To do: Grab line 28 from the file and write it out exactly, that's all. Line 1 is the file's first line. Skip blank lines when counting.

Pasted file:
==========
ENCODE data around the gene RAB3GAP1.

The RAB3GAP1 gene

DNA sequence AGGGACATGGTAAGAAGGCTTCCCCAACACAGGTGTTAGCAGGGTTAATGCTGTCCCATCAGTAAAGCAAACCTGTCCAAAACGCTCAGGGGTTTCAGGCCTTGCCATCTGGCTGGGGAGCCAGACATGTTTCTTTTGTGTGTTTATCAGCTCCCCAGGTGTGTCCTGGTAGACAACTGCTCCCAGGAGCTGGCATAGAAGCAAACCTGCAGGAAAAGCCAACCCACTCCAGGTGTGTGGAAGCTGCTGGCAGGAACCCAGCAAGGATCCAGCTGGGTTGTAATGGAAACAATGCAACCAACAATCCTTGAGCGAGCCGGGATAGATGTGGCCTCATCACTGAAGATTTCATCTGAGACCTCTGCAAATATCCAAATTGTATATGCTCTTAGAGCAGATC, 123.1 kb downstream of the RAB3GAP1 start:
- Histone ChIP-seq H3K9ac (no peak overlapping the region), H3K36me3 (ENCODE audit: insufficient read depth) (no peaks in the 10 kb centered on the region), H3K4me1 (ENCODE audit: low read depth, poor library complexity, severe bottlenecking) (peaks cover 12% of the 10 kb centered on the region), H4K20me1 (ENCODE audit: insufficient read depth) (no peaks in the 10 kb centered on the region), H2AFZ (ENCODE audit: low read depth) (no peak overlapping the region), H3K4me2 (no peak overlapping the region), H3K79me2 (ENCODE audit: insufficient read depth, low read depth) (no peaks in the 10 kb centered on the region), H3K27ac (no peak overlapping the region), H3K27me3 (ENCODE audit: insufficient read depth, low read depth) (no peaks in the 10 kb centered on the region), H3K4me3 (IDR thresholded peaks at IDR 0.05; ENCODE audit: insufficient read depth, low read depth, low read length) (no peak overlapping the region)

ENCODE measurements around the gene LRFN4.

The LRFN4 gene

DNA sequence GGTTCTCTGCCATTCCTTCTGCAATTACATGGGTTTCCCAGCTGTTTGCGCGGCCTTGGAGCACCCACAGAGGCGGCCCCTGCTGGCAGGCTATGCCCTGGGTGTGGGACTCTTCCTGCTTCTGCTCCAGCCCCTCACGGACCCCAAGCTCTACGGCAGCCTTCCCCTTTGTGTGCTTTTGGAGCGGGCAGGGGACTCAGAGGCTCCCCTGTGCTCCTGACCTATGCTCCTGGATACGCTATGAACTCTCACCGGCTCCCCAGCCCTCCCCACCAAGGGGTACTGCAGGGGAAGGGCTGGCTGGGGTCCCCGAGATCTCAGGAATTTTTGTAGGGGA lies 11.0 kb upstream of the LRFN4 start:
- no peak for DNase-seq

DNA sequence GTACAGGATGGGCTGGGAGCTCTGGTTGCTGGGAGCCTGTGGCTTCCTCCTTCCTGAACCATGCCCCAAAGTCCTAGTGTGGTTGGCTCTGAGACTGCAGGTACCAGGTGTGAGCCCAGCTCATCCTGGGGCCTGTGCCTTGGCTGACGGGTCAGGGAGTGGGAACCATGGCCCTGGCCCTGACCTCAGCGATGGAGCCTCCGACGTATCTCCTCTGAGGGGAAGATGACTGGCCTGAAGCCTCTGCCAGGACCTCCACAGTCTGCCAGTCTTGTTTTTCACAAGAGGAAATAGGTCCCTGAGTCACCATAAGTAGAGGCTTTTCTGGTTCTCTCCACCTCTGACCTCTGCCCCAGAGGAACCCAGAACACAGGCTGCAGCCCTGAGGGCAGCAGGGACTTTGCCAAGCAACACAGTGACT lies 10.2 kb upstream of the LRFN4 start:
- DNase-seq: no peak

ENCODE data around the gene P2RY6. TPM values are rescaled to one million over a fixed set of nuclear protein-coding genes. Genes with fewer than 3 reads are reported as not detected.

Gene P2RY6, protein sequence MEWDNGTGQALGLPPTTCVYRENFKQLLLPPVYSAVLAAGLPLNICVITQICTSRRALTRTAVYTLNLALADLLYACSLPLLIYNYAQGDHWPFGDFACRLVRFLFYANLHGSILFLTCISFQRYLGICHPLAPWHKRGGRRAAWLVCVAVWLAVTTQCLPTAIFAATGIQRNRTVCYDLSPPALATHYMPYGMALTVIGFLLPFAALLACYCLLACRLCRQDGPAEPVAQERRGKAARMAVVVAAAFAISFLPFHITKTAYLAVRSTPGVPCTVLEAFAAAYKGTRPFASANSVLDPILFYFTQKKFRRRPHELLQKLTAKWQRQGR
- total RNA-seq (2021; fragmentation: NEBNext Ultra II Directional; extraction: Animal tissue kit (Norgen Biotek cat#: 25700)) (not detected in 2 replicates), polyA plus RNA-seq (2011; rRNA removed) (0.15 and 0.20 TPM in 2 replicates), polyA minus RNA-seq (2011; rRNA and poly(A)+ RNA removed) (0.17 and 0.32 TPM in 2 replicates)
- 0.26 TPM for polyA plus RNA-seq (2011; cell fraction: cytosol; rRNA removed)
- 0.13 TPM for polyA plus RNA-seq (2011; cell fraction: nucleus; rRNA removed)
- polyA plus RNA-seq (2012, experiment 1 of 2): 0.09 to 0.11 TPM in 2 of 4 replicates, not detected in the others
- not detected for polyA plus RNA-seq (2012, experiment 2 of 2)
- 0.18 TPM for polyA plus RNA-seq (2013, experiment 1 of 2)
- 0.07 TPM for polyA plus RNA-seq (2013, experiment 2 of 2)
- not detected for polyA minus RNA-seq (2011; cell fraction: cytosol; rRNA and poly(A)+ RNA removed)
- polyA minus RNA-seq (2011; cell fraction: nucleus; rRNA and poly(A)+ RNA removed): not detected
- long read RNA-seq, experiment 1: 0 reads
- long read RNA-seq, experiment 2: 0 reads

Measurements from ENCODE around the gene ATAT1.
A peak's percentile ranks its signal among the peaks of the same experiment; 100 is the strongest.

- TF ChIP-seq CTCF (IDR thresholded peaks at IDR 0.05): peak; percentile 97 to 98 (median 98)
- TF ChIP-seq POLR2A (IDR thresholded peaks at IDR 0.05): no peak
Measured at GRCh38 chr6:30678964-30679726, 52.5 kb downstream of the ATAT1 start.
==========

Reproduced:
Measured at GRCh38 chr6:30678964-30679726, 52.5 kb downstream of the ATAT1 start.